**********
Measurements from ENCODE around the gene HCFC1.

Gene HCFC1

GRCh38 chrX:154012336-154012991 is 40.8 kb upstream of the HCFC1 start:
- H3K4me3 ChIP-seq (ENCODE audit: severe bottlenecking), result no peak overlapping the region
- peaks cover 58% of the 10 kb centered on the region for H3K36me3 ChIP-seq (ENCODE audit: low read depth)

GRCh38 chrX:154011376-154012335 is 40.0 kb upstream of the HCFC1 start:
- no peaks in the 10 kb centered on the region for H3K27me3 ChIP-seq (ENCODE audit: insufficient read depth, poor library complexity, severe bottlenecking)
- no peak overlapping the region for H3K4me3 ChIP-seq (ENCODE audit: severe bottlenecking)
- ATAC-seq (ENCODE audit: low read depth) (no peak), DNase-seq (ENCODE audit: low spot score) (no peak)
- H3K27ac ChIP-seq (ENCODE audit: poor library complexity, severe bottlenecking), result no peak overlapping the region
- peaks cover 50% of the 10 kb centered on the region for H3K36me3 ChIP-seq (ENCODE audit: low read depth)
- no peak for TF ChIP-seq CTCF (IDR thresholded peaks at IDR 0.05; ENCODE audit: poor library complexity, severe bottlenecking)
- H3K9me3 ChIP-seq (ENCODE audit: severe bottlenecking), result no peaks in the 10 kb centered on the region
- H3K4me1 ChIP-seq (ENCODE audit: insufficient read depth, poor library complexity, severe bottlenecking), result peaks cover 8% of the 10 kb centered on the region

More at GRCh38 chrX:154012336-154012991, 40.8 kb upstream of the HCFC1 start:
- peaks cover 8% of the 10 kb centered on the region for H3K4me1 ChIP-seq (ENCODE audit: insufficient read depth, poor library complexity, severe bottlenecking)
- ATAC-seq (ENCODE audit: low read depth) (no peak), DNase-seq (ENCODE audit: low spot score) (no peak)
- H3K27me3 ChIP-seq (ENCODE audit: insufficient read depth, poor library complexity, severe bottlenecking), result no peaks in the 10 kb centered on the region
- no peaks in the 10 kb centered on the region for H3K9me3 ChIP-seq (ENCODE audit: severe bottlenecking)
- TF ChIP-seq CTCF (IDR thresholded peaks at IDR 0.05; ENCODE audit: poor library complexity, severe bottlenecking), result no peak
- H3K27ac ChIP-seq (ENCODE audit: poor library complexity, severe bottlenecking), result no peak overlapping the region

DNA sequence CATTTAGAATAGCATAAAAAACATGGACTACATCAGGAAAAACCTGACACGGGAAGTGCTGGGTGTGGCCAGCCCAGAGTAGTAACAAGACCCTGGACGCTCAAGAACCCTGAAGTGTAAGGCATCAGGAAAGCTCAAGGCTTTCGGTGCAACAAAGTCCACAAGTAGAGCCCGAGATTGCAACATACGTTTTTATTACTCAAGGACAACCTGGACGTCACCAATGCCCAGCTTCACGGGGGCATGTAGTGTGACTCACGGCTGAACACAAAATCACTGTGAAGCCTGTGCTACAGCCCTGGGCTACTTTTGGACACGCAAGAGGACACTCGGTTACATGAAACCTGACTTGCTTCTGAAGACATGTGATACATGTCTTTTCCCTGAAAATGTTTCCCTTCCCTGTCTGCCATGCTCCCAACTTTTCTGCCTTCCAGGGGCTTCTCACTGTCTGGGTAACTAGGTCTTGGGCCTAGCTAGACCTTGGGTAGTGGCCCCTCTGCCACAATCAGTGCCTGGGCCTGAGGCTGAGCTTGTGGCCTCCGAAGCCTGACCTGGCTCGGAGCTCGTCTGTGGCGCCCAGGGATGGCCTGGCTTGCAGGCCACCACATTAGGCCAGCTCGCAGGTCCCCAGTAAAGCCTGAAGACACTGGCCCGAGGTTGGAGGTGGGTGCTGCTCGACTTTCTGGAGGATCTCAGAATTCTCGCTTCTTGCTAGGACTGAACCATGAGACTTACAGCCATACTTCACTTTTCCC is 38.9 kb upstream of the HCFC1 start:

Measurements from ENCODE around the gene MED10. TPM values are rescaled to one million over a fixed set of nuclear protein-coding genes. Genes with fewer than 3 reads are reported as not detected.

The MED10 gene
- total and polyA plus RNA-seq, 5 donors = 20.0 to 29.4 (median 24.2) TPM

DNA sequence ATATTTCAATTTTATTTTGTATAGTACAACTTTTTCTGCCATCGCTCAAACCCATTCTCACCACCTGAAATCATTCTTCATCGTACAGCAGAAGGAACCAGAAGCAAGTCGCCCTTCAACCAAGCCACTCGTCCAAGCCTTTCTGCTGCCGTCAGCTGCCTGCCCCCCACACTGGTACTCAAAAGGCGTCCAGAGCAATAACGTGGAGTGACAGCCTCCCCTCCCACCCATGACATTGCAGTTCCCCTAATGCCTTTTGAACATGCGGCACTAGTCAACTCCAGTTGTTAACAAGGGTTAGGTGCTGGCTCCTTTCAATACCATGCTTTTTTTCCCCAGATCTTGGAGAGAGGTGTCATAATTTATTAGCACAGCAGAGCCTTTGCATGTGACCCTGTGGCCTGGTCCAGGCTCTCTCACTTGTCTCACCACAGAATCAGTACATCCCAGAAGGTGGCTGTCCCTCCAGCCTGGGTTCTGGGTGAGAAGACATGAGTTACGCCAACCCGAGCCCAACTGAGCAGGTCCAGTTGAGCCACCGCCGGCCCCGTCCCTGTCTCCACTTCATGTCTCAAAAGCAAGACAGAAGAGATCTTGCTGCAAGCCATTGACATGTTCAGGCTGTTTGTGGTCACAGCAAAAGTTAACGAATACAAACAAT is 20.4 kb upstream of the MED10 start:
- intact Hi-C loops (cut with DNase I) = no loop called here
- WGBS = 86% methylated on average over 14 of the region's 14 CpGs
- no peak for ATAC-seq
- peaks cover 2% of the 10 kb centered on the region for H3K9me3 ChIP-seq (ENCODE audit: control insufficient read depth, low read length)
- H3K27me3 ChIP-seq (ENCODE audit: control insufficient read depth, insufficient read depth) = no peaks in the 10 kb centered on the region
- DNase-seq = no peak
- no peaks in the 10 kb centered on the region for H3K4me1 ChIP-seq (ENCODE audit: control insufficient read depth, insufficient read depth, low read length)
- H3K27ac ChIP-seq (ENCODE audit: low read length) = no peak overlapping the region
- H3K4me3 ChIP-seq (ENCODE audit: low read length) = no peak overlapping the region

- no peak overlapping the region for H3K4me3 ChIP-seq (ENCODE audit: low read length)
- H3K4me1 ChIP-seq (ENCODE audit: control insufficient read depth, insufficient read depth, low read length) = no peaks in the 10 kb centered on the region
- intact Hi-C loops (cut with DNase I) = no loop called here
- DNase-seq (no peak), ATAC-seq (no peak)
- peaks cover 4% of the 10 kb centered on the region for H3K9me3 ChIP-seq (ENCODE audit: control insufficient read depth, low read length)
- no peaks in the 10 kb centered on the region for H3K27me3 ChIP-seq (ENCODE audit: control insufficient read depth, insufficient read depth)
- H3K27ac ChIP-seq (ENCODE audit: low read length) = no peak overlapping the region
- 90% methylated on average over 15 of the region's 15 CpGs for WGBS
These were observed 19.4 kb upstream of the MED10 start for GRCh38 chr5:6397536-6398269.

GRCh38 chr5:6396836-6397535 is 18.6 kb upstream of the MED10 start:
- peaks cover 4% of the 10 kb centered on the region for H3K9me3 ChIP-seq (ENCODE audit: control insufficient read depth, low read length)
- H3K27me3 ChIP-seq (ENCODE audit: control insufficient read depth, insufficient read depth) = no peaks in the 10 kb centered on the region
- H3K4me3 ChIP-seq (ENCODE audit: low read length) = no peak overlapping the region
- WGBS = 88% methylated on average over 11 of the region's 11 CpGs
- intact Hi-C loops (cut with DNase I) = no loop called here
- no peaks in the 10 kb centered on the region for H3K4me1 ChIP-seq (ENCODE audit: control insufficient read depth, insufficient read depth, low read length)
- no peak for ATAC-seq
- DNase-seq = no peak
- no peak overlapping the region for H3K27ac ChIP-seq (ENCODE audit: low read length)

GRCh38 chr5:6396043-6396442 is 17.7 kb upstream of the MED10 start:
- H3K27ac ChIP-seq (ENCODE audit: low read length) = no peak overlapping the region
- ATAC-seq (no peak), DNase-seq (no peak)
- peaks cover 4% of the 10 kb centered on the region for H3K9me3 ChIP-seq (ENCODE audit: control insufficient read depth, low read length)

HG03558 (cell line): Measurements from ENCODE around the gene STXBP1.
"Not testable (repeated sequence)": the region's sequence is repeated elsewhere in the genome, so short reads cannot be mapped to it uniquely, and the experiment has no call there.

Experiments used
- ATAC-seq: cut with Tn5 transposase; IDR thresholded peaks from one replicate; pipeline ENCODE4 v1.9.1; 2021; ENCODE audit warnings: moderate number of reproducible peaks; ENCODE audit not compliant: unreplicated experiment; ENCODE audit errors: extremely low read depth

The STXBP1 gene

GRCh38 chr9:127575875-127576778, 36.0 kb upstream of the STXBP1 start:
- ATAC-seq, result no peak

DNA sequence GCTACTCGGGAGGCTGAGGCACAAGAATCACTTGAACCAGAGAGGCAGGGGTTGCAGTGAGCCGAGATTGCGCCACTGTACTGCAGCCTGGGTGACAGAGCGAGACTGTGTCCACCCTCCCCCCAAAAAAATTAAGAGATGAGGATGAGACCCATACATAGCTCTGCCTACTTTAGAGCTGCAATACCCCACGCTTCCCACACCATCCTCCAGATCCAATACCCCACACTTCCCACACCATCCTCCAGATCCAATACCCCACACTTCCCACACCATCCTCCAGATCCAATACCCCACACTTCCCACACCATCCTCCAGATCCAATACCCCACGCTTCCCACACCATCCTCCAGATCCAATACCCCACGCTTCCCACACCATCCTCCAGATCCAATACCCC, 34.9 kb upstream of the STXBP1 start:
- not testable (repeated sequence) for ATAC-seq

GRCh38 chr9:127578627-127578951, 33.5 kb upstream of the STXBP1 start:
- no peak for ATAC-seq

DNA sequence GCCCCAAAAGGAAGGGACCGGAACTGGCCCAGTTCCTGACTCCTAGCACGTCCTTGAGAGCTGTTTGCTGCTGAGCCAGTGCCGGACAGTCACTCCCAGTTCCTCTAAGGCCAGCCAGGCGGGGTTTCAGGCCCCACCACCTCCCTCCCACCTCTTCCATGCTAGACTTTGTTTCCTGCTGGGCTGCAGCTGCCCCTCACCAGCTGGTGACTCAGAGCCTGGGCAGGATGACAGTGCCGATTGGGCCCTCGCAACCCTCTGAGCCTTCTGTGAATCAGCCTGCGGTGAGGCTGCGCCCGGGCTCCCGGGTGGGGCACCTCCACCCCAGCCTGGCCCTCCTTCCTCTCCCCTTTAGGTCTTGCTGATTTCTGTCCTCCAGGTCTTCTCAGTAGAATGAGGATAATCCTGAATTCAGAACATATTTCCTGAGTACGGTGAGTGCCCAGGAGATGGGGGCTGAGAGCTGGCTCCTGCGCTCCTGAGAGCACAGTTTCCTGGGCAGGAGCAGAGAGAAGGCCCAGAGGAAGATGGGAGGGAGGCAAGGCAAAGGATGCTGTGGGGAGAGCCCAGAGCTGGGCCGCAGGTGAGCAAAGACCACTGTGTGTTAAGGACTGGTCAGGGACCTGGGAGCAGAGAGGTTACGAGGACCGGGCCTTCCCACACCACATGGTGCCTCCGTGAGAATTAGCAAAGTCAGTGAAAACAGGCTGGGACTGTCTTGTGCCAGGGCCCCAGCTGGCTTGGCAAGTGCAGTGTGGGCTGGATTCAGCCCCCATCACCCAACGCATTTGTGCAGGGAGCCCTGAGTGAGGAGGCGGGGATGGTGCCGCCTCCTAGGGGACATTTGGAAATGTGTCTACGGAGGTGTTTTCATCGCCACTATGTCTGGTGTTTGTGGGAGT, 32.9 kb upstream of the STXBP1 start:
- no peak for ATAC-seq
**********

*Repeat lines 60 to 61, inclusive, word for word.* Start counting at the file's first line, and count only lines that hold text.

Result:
"Not testable (repeated sequence)": the region's sequence is repeated elsewhere in the genome, so short reads cannot be mapped to it uniquely, and the experiment has no call there.

Experiments used